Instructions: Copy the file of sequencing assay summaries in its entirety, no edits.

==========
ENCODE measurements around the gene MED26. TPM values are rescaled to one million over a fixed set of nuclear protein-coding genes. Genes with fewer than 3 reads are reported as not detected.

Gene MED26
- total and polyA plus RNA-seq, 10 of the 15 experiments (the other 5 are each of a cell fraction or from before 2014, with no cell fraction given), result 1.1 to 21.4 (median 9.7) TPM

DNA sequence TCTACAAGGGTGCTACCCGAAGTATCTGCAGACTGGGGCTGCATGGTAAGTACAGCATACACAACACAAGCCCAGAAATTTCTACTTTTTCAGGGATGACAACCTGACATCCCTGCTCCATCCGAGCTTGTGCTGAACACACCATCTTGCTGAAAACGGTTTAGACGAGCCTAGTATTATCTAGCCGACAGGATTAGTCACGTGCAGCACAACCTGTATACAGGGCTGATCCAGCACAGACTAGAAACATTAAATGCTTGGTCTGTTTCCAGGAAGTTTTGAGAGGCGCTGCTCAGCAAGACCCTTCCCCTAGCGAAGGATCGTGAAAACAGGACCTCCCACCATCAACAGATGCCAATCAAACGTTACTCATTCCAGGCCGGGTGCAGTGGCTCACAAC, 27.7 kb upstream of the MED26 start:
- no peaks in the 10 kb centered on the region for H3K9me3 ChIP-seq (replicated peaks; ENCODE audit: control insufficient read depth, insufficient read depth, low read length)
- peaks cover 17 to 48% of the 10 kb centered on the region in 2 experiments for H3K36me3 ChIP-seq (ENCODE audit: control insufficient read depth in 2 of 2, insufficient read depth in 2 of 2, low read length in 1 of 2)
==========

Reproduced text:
ENCODE measurements around the gene MED26. TPM values are rescaled to one million over a fixed set of nuclear protein-coding genes. Genes with fewer than 3 reads are reported as not detected.

Gene MED26
- total and polyA plus RNA-seq, 10 of the 15 experiments (the other 5 are each of a cell fraction or from before 2014, with no cell fraction given), result 1.1 to 21.4 (median 9.7) TPM

DNA sequence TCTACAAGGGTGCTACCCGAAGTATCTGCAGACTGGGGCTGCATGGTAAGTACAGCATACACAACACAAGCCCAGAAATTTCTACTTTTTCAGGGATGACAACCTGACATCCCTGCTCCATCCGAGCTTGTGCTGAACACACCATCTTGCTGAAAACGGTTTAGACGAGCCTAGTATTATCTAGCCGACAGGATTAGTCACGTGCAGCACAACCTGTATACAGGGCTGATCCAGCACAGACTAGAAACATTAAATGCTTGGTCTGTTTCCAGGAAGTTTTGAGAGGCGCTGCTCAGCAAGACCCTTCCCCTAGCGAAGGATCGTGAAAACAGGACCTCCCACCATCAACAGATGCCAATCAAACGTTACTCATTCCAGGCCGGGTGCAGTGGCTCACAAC, 27.7 kb upstream of the MED26 start:
- no peaks in the 10 kb centered on the region for H3K9me3 ChIP-seq (replicated peaks; ENCODE audit: control insufficient read depth, insufficient read depth, low read length)
- peaks cover 17 to 48% of the 10 kb centered on the region in 2 experiments for H3K36me3 ChIP-seq (ENCODE audit: control insufficient read depth in 2 of 2, insufficient read depth in 2 of 2, low read length in 1 of 2)